Some of her more well-known credits include a Television Series Regular on The Jackie Thomas Show and a Recurring role on the Emmy-winning show Mad Men, a role which won her a SAG Award.  Her other favorite recurring credits include Married with Children, For Your Love, Grosse Pointe, and Manhattan, AZ with Chad Everett.  She has done numerous guest appearances on the hit shows Modern Family,The Middle, Bones, Castle, Scrubs, Desperate Housewives, ER, Seinfeld, The District, The West Wing, NYPD Blue, Friends,and The Drew Carey Show just to name a few.   Her teaching career has also lead to immense success, being voted BACKSTAGE WEST'S FAVORITE ON-CAMERA COMMERCIAL TEACHER IN LA in 2010 and 2011.  Her other acting classes have won BACKSTAGE WEST'S FAVORITE IN LA as well, and continue to produce amazing results for her students. She teaches Advanced Callback, Commercial A to Z and Commercial Wednesday Workouts.

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What makes some Actors so Hireable

Once, while attending a holiday party , I was cornered by an actor who had auditioned for me earlier that year. He was relatively new to the business and wanted to know the secret to booking commercials.

At first, I told him that if he figured it out, please let me know. No one knows of one thing or combination of things that will always get you booked.

But, he said, there are actors who consistently book commercials and work more than others. What do they do that makes them so hireable?

I had to think about that one.

It’s true, I know a handful of actors of different descriptions who book a lot of commercials and they have some traits in common.

1. They are a “type.” Americans relate to people they can recognize and categorize in their minds. We call them “types.” By their looks and what we see on TV, we expect a certain behavior from them. For instance, blue collar types are usually lovable, not that smart, hardworking and honest. You’ll see them in family restaurant and truck commercials. Slacker types are unshaven, often college students or stoners, have messy hair and clothes, and are generally irresponsible. They populate nearly every beer commercial and some computer as well as fast food spots. Because commercials are only 30 seconds long, types must be instantly recognizable. These actors have that quality.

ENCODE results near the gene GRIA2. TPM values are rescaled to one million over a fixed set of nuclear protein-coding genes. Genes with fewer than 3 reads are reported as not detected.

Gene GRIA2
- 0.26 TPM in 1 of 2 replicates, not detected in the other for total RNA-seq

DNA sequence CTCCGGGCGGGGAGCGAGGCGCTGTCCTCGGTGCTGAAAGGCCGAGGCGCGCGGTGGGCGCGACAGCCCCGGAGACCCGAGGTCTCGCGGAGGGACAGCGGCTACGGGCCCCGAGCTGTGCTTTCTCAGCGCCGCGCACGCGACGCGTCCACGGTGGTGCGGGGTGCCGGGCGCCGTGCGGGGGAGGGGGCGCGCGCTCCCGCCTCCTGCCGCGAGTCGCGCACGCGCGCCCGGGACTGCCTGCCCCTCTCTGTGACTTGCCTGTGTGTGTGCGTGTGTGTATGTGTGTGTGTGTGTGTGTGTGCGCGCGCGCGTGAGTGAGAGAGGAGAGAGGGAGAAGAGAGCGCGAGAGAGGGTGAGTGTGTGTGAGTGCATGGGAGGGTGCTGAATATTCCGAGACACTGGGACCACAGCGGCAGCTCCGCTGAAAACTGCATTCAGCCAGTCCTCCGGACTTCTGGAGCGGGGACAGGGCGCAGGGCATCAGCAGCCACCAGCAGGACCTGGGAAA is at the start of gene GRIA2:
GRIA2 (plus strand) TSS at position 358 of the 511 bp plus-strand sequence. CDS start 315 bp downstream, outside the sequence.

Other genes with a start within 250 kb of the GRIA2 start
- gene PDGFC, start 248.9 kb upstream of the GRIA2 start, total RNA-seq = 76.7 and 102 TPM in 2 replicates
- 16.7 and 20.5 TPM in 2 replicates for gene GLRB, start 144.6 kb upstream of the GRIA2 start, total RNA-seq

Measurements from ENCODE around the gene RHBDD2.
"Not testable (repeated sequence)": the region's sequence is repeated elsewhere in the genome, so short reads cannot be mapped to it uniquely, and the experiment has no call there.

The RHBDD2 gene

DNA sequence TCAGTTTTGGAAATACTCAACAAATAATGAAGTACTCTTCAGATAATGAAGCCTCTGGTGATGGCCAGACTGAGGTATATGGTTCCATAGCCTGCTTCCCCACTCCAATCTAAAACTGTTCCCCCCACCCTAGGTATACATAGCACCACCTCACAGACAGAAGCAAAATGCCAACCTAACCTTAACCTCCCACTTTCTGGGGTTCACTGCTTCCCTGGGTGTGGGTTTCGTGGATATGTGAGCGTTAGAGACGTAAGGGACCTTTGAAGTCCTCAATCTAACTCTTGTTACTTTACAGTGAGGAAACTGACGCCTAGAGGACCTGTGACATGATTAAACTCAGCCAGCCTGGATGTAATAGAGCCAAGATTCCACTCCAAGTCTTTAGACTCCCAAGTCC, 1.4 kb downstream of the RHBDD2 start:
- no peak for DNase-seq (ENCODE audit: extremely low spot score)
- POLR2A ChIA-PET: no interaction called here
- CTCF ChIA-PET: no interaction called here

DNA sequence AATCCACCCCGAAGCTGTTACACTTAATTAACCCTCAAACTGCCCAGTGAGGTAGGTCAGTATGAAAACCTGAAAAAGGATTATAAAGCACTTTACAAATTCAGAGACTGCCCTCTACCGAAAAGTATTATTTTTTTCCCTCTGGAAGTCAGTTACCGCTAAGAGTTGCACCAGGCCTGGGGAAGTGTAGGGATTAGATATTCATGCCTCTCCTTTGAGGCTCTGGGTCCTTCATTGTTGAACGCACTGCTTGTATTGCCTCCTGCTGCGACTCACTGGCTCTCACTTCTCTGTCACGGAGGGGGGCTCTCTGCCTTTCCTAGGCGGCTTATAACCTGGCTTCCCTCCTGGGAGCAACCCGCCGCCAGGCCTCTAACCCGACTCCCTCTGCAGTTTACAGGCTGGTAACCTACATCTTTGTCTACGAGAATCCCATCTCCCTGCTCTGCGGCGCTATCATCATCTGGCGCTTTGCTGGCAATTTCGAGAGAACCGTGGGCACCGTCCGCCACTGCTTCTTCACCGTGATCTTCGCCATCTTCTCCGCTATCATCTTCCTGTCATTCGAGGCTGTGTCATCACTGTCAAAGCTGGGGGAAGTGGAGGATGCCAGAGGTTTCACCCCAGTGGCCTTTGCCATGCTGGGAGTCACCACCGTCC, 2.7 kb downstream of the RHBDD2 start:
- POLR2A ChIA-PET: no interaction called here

2. They are good actors. Yes, commercials generally aren’t as demanding of acting skills as theatrical productions. But good acting is good acting, and just as if I were going to have minor surgery somewhere, I would want an overqualified surgeon to perform it, directors want an actor who is capable of much more than just the role you’ve hired them for.

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3. They are professional and prepared. They’ve done their homework. They know all about the spot, the copy, look and wardrobe and they’re ready to work as soon as they arrive for the audition.

4. They are not thrown by change. They can roll with whatever changes are made, and shift gears without batting an eye. Often in callbacks, I see directors ask for a different interpretation of a script. Not because they think it will be shot that way, but just to see if the actor can do it. Usually these actors have a background in improv.

5. They are confident. They know they can do they job and they project that confidence to the agency and production company. They are not intimidated by the process. Think about it. If I were going to have the above mentioned surgery, do I want a surgeon who behaves as if they’re not really sure this is a good idea or can be done? Or do I want someone who is on board with the diagnosis and makes me believe that it’s a piece of cake?

6. They get it. Oftentimes I see actors come in and give an audition without understanding the spot. If it’s comedy, they don’t know why it’s funny. Actors who book get it. They watch commercials and know the tone of the advertiser and commercials in general. And if they don’t understand, they ask to have it explained.

7. They are consistent. If you call them in, they will consistently give a good, believable performance. And they tend to be level headed, neither blinded by success nor defeated by failure. They know the game and they know how to play it.